This past February, the nation's top nutrition panel released new dietary guidelines, urging Americans to start thinking about the environmental impacts of the food they eat. Meat, especially beef, was highlighted as having the most environmental impact. Not all beef is created equal, however, so what kind should conscientious consumers choose? If you thought “grass-fed,” you might be in for a shock. Dr. Judith Capper, an animal scientist, shares her surprising research into how grass-fed beef actually has higher environmental impacts than conventional beef.
Industrial meat production – particularly for beef – is often portrayed as an environmental menace. Has this always been the case?
I wrote a paper comparing the environmental impacts of beef production between 1977 and 2007, with the goal of understanding whether more intensive and efficient beef production has come at a greater environmental cost. The paper fairly categorically shows that it didn’t. We saw a 16 percent reduction in carbon footprint per pound of beef over that time period, a reduction in land use by a third, and a reduction in water use of 12 percent.
What drove the efficiency improvements in the way beef was produced between the 1970s and today?
There were two major factors. First, carcass weight went up (the amount of beef per animal). In the 1960s and ‘70s we began breeding better (and by that I mean bigger) animals. Now, that doesn’t mean that bigger is better in the future, but the animals we have now are far more advanced than they were 20 or 30 years ago at converting feed into beef, thanks to selective breeding.
The second factor is that we’ve cut back on the time needed to raise cattle. In the 1970s, it took 609 days to raise a cow from birth to slaughter. Today, it’s 485 days. That time reduction has been achieved simply by better understanding the animals: how to feed them and care for them. Growth, breeding, veterinary technologies –– everything we do is so much more efficient and science-based than it was in our parents’ or grandparents’ time.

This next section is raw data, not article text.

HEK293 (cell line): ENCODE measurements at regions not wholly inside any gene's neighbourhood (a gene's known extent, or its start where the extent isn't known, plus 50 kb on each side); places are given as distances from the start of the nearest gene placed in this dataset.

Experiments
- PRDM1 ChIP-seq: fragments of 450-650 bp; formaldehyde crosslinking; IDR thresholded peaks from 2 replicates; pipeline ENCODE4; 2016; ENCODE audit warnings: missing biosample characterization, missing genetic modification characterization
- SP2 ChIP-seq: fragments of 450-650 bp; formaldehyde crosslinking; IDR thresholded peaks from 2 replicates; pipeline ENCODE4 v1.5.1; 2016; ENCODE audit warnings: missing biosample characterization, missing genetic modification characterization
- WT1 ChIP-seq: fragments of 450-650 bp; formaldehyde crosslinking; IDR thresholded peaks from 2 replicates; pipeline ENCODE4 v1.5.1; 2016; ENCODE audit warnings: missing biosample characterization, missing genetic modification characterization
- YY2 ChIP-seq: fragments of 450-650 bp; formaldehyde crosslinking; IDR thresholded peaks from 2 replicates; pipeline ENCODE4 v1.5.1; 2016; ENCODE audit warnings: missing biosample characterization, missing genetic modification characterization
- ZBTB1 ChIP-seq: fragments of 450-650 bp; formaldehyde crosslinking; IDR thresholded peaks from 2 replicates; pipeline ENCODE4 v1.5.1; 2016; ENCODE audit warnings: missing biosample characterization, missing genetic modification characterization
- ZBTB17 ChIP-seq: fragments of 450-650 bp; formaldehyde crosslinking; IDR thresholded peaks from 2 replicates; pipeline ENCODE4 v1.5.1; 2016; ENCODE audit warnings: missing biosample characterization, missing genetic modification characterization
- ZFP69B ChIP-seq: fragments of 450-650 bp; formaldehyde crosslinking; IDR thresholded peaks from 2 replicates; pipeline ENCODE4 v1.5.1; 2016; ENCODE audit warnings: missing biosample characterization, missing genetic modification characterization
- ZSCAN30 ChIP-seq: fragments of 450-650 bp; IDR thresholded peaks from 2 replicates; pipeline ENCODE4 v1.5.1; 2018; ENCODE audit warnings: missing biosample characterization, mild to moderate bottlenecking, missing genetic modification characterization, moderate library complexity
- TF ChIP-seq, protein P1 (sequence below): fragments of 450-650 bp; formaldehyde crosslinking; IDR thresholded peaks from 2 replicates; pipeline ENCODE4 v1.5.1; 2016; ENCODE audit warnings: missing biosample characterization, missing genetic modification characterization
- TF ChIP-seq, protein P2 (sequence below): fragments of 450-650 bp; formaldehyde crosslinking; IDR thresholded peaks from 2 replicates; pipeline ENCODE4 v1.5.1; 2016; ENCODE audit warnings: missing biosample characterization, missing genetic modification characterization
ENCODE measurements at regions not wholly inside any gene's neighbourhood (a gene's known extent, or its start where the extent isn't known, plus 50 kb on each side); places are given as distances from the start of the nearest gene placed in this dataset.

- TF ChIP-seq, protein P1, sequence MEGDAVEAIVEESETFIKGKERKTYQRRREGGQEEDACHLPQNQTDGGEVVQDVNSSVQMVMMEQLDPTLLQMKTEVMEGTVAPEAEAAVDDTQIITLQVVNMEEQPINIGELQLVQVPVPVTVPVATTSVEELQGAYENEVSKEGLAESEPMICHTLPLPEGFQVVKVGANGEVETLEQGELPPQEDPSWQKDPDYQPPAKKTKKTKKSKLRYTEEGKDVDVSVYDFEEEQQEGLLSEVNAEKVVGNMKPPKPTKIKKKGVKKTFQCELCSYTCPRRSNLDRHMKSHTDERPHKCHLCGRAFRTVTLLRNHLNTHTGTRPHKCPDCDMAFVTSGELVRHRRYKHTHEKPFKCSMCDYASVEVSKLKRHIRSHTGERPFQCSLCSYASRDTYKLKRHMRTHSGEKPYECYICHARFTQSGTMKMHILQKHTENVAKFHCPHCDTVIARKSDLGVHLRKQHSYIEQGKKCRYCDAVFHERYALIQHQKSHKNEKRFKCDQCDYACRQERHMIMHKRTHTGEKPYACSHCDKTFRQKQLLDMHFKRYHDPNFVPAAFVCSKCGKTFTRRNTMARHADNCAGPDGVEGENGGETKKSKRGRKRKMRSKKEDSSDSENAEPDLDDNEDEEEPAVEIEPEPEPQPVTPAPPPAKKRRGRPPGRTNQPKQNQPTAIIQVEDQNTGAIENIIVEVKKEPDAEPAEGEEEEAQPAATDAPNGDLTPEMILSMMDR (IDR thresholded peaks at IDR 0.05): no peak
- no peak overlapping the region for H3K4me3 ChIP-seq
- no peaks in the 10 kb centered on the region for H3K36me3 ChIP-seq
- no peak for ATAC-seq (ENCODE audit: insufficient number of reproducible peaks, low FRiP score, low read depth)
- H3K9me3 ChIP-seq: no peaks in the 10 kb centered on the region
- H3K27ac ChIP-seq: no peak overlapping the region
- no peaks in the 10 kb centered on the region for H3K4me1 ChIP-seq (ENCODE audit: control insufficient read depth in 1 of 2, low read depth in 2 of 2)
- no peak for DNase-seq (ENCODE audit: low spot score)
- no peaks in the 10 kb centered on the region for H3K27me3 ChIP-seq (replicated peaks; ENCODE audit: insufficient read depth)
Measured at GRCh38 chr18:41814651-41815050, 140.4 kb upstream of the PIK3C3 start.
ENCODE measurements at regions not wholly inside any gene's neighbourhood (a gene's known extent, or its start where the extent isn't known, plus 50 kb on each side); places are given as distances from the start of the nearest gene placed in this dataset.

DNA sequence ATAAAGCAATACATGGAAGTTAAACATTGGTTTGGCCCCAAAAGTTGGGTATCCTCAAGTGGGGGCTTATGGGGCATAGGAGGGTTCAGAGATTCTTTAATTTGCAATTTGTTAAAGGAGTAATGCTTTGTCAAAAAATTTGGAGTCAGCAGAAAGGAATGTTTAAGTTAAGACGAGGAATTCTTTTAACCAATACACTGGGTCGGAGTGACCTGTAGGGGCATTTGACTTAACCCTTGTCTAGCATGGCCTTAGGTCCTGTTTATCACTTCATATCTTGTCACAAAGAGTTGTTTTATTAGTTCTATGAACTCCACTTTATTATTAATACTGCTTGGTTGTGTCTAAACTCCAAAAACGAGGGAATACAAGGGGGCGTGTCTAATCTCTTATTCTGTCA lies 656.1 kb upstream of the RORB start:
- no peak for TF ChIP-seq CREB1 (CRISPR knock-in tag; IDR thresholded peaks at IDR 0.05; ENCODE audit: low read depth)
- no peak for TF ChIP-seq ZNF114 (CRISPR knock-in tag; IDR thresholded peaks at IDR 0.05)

Is grass-fed beef better for the environment?
People often have the perception that grass-fed beef must be better for the environment, yet it’s a system in which cattle grow more slowly and are slaughtered at a lower live-weight. For example, if we switched to all grass-fed beef in the United States, it would require an additional 64.6 million cows, 131 million acres more land, and 135 million more tonnes of greenhouse gas emissions. We’d have the same amount of beef, but with a huge environmental cost.
When we take into account everything that’s involved with producing a pound of corn-fed or grass-fed beef, from the manufacture of pesticides, herbicides, and fertilizers to the transport of animals to the slaughterhouse door, we see that the reduced productivity in grass-fed systems results in significant increases in land use, water use, and greenhouse gas emissions per pound of beef compared to corn-fed beef.
What’s been the reaction to those findings?
We published a paper with those findings not to denigrate either the grass-fed or corn-fed beef industries, but to try to point out to people that the issue isn’t as simple as “corn is bad, grass is good.” If we improve productivity and efficiency in any system, it will lead to us using less land, less water, and emitting less carbon per pound of beef.
Even if corn-fed, feedlot beef can be less harmful to the environment, isn’t it worse for animal welfare?
It’s a difficult question, because animal welfare means different things to different people. If we put cattle in a feedlot, can they graze on pasture? No, they can’t. So if welfare is inherently tied to being able to graze pasture, then yes, it’s a welfare issue. But if the question is, do feedlots necessarily cause problems like lameness, digestive issues, or illness, then the answer is no. There are good feedlots and bad feedlots, just as there are good grazing operations and bad ones. I’ve been to some feedlots which are just amazing –– I mean, fabulously good. We also see a very different set of health and welfare challenges in a grazing system versus a feedlot system. But I haven’t seen any definitive evidence in person or in the literature to say that feedlots are always bad.